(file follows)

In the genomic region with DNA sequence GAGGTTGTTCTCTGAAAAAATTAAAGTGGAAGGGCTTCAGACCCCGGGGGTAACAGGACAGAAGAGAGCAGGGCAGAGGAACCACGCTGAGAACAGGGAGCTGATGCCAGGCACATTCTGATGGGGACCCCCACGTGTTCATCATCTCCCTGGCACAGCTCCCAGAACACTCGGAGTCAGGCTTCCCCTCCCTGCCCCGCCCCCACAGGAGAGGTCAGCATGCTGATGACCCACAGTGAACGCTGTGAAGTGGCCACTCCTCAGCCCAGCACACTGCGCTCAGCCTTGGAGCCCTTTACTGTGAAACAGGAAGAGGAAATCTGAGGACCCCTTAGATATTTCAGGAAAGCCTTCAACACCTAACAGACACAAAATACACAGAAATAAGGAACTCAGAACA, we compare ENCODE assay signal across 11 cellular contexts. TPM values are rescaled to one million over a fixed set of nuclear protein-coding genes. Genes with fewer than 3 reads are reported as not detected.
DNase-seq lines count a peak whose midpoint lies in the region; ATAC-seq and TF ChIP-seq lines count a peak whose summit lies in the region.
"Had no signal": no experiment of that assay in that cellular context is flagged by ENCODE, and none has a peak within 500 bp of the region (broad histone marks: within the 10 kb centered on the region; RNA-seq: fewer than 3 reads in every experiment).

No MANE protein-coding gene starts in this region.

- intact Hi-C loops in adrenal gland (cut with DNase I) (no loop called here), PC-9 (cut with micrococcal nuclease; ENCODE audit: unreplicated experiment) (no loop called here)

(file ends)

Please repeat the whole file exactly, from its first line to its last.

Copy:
In the genomic region with DNA sequence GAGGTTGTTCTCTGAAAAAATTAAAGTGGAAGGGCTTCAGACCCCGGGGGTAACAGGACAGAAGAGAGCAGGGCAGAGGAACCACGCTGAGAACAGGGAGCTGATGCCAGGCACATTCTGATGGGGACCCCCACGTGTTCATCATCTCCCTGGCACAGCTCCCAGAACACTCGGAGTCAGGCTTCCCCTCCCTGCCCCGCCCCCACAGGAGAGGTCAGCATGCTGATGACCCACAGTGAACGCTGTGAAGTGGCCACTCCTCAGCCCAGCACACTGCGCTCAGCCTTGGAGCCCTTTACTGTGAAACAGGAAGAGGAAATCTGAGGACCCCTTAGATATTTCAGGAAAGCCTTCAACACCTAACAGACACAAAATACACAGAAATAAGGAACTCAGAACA, we compare ENCODE assay signal across 11 cellular contexts. TPM values are rescaled to one million over a fixed set of nuclear protein-coding genes. Genes with fewer than 3 reads are reported as not detected.
DNase-seq lines count a peak whose midpoint lies in the region; ATAC-seq and TF ChIP-seq lines count a peak whose summit lies in the region.
"Had no signal": no experiment of that assay in that cellular context is flagged by ENCODE, and none has a peak within 500 bp of the region (broad histone marks: within the 10 kb centered on the region; RNA-seq: fewer than 3 reads in every experiment).

No MANE protein-coding gene starts in this region.

- intact Hi-C loops in adrenal gland (cut with DNase I) (no loop called here), PC-9 (cut with micrococcal nuclease; ENCODE audit: unreplicated experiment) (no loop called here)